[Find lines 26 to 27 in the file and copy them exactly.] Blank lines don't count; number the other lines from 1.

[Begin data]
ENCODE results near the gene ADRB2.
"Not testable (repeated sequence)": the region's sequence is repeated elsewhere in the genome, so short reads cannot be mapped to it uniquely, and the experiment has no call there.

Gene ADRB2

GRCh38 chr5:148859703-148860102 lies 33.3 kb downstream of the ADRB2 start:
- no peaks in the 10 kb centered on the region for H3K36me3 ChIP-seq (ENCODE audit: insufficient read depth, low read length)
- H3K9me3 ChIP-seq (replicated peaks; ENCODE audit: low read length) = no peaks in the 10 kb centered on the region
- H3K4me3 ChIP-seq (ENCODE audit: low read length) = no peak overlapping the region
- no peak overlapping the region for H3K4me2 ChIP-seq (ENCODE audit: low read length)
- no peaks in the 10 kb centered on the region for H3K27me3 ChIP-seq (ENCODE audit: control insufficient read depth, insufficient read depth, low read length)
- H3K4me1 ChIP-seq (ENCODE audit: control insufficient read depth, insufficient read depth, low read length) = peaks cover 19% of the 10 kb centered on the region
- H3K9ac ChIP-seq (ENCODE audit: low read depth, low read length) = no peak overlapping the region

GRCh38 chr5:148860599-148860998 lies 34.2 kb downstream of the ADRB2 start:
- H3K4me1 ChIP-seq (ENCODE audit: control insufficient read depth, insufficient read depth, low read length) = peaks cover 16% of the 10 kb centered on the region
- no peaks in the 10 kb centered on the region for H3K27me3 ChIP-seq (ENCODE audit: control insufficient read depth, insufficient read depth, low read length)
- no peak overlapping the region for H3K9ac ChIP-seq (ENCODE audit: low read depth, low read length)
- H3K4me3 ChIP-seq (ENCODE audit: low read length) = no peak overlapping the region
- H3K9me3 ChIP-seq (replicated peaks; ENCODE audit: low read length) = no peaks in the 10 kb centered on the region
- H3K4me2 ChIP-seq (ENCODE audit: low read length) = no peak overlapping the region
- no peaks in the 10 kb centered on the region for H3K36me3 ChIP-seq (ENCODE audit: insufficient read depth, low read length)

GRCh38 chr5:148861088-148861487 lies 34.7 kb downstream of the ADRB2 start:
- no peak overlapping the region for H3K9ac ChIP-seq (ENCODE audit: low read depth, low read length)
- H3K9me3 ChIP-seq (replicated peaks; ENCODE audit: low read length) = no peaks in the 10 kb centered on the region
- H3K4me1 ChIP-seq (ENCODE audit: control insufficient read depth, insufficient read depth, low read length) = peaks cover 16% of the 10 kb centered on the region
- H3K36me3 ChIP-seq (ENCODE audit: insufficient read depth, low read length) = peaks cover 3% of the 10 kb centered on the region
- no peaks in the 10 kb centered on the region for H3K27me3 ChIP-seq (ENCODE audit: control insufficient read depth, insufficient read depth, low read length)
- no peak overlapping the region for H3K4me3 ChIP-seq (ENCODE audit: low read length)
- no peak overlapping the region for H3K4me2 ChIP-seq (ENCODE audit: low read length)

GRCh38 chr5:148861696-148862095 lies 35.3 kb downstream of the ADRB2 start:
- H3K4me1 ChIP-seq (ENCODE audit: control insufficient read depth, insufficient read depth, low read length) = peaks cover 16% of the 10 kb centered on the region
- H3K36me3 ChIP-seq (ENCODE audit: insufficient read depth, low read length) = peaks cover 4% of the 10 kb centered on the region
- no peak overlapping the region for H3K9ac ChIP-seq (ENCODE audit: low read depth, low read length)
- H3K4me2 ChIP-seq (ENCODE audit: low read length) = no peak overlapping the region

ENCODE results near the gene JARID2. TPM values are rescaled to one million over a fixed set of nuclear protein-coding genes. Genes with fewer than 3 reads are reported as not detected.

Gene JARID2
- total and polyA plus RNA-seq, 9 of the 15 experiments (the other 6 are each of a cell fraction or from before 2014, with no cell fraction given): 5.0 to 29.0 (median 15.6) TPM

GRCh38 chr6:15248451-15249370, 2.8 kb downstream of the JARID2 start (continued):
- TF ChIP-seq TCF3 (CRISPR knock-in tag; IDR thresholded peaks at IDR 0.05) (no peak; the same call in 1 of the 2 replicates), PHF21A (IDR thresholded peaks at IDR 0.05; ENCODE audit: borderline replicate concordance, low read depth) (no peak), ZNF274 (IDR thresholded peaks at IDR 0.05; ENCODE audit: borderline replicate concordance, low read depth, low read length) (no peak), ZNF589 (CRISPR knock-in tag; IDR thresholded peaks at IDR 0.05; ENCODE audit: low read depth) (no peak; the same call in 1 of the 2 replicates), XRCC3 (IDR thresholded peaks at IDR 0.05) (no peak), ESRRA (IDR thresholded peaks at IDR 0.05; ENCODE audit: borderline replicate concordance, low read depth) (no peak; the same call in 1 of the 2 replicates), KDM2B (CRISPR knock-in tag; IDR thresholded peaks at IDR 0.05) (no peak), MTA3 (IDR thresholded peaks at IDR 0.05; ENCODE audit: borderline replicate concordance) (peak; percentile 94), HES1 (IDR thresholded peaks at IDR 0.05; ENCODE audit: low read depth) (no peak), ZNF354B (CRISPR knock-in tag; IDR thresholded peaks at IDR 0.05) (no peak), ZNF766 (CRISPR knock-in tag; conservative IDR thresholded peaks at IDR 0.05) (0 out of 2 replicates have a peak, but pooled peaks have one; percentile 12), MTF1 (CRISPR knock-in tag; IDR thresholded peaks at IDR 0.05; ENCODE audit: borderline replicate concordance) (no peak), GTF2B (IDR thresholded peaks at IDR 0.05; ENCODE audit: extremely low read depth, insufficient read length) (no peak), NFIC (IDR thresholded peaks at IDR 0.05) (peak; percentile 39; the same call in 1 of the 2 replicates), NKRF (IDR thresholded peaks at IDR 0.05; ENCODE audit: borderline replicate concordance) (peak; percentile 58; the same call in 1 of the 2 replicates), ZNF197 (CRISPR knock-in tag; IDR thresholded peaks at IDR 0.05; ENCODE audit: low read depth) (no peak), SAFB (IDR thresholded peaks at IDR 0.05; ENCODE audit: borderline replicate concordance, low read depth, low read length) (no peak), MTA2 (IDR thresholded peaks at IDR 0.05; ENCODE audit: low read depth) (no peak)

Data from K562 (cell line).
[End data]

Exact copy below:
- no peak overlapping the region for H3K4me3 ChIP-seq (ENCODE audit: low read length)
- no peak overlapping the region for H3K4me2 ChIP-seq (ENCODE audit: low read length)